It seems every day in selling restaurants, an owner describes the “potential” the business has for more volume or more profit.
For those selling a restaurant, this potential or opportunity for the future is seen as a reason that a buyer should invest and rightly so, as the future prospects makes the listing more attractive to buyers. It can also encourage a restaurant buyer to identify this as a better long-term opportunity.
When it comes to pricing the business for sale, however, Restaurant Brokers must price according to common lending practices and standard valuation methods. That means that “Blue Sky” or potential for the future is not something buyers are willing to pay for and lending can be provided for. A buyer will only pay for the past performance and a bank will only lend on past results.
Here’s why buyers will not pay for the “potential” in your business.
Lending is trickier. Most lenders avoid any open and operating businesses built on a pro forma. This is the Latin words for “to form.” It is standard practice to develop a pro forma in a startup situation where there are no existing metrics to rely upon for sales and earnings. The commonly accepted definition of a pro forma is, “assumed or forecasted information presented in advance of the actual or formal. The objective of a pro forma business plan is to give a fair idea of the revenue, expenses and earnings in anticipation of the actual occurrence
If a business is not open, it’s easy to formulate underlying data points and put them into a business plan to forecast the pro forma earnings. The only problem with this method is that pro forma financial statements estimate how the actual statements will look if the underlying assumptions hold true.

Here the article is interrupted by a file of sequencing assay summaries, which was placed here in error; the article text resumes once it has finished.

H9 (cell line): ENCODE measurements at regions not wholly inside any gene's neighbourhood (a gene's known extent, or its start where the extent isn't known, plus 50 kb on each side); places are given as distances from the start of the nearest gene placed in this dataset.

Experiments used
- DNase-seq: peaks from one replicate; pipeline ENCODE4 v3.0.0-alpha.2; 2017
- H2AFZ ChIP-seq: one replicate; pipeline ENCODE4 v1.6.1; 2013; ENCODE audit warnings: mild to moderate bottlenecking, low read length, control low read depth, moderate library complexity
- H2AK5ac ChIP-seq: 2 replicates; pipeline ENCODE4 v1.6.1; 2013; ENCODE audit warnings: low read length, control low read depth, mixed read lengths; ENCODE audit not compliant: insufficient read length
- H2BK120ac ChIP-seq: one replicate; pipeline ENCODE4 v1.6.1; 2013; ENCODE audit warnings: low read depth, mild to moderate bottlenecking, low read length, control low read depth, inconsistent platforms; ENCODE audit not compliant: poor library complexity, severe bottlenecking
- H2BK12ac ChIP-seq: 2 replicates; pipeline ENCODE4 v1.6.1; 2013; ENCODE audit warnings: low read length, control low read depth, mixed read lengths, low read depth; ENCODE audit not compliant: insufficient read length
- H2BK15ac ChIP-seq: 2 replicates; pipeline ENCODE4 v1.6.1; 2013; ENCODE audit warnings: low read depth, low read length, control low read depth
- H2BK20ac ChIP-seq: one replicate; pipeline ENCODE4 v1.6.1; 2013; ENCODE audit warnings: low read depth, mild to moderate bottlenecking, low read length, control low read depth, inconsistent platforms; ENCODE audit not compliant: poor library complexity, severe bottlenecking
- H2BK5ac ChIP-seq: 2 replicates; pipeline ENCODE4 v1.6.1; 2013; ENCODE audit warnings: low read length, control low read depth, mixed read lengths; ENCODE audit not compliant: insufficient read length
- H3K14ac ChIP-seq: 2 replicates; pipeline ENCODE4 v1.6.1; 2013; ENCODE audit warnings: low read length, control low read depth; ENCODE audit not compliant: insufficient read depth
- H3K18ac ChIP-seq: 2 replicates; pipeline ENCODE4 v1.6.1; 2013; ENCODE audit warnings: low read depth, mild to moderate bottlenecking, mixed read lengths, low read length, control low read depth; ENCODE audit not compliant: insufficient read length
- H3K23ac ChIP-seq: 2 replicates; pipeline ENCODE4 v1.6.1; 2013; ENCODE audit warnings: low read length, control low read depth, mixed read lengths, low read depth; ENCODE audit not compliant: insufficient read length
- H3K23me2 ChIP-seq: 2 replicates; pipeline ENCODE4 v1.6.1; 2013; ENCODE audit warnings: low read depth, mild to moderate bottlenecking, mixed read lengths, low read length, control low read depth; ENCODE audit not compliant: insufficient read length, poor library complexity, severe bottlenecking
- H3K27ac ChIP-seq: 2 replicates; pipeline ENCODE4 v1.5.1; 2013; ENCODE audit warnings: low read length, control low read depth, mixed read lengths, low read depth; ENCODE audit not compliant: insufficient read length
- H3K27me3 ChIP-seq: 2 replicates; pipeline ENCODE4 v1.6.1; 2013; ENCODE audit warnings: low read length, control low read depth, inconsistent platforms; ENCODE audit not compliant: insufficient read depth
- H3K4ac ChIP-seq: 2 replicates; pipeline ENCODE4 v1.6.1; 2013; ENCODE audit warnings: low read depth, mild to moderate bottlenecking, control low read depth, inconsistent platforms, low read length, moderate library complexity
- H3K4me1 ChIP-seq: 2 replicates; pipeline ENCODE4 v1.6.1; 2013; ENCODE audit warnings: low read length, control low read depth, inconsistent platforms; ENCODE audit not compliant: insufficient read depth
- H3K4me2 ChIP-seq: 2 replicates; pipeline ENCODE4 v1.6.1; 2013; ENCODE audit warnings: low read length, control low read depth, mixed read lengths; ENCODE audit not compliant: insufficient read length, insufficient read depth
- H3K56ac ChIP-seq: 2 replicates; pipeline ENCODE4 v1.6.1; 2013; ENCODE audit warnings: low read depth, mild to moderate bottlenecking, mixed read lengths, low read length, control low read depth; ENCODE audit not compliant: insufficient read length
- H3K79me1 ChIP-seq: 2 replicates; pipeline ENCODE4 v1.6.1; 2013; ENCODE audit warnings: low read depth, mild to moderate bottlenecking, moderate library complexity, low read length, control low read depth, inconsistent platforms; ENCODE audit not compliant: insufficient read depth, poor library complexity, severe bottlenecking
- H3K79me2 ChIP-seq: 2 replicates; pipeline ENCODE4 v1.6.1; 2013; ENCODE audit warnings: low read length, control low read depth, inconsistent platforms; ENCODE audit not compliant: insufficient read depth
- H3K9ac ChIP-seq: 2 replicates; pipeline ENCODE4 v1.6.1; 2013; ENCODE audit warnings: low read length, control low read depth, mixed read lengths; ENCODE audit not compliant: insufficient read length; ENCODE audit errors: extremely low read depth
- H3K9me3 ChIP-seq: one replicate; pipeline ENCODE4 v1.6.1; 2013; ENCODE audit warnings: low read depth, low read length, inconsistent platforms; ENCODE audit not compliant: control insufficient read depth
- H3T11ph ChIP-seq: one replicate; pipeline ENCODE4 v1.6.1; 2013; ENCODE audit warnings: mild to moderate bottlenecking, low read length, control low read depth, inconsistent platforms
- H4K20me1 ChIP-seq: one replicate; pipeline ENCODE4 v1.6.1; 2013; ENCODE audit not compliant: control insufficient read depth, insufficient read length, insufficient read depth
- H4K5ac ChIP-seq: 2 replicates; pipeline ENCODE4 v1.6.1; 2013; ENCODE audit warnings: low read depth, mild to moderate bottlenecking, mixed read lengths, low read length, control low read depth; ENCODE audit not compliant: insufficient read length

For open and operating businesses, the underlying assumptions have already been put to the test. Now we have actual statements and actual performance. The underlying assumptions may be revealed as flawed or inaccurate. If a restaurant owner built a pro forma based on sales of $6000 per week and the actual performance is only $4500 in sales per week, that fact is now known and therefore, must materially adjust the pro forma.
The second reason that “potential” cannot be factored into the selling price of a restaurant is that all the risk, effort and financial commitment to meet the business potential belongs to the buyer, not the seller.
In our earlier example, there is “potential” is to increase the number of customers each day and improve the volume to the original forecasted point. That, however, may require any of the following conditions be met:
- Investment in Advertisement
- Investment in Marketing
- Change of Concept
- Improvement in Service
- Change in the ingress/egress to the business
- New Residential or Commercial Development
- Improved Signage
- And the list continues
For an open and operating business, that means the buyer must invest some level of energy, effort and/or financial resources to improve the current performance of the business. That investment and effort is on the part of the buyer, not the seller. Therefore, the “up-side” or “potential” is still unknown, can’t be quantified and thus, can’t be sold on the front end of the listing.
The next time you consider selling your restaurant and offer up “potential” as a reason to buy, just remember, it cannot factor into the listing price. It is a definite selling point and makes a business more attractive but is not part of the valuation model
Robin Gagnon, Certified Restaurant Broker®, MBA, CBI, CFE is the co-founder of We Sell Restaurants and industry expert in restaurant sales and valuation. Named by Nation’s Restaurant News as one of the “Most Influential Suppliers and Vendors” to the restaurant industry, her articles and expertise appear nationwide in QSR Magazine, Franchising World, Forbes, Yahoo Finance, and BizBuySell. She is the co-author of Appetite for Acquisition, an award-winning book on buying restaurants.